The lonely girl story

7L Farm

9 Years
Jul 22, 2010
Anderson, Texas
I've posted several times about my situation. I added one chicken to my flock & its been a fricking nite mare. Well, its day 7 & a cold front is coming & the wind is blowing at gale speed. I had to tarp the windows & the new girl & other 10 girls & 1 roo are locked in the coop.I keep going back & forth because I'm scared of the new girl getting pecked to death. The coop is 8x10 & so far nobody's hurt her. I'm wondering if I'm out of the woods yet ? Here's
a picture of her!!
I don't know the answer sorry but good luck.
I would just keep checking. If I remember reading right on here once it gets dark and they roost they should be ok during the night. Just be sure to check early in the morning.
Depending on how long you plan on keeping them cooped up, you could always put her in a dog crate (inside the coop) w/straw, food and water. That might make you feel more secure in her safety...
No she's not lost . I was meaning by out of the woods are they starting to accept her. I let them out & they immediately started chasing her. Gosh darnit when will they ever get along. I just want them to leave her alone.
When confronted with a similar situation during the recent snow storms, I locked the "at risk" hens (in my case, it was two new hens who were new to the flock and not fully grown yet) in a large dog cage that I keep as a permanent part of my main henhouse.

That large dog cage has kept many problems in check over the last two years.

Anytime I have a bird that needs to be protected -- or one that needs to be isolated in order to protect the others -- I just put them in the dog cage for an appropriate length of time.

It doesn't work well for a situation where communicable disease is involved (for that, I have another large dog cage that I can set up in the garage).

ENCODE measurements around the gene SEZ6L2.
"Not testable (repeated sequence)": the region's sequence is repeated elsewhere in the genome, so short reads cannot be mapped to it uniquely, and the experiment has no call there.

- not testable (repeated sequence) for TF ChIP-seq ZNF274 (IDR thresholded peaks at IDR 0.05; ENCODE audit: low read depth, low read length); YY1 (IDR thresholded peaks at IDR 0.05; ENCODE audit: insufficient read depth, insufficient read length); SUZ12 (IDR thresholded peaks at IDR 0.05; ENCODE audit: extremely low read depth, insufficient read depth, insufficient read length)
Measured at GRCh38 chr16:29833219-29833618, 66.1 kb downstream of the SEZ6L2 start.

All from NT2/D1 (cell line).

But for any other situation where temporary lockup is needed, I prefer to lock hens (or roosters) up inside the main henhouse with their flock.

One thing -- an angry or bored, feathered inmate is more likely than most to knock over their food and/or water.

So I now have two large food cans (#10 cans -- the size that industrial kitchens get canned veggies in).

In one, I put some clean pebbles down in the bottom third of the can (to weight it down), then I pour clean water in the can. (Of course, I empty it out once a day at least, and put new clean water in there).

In the other can, I put sand in the bottom half of the can (again, to weight it down), and then put layer feed in the top half of the can. That provides more than enough food for even a rooster for a day.

Then after I lock up the bird, I always throw some treat -- like BOSS, for example -- in there on the floor, so that the feathered inmate will have something to scratch for.

Also, I have a small suet cage, and alot of times it has suet in it for their entertainment as well. Or else, I may give them a corn cob from the human's refrigerator to peck at.
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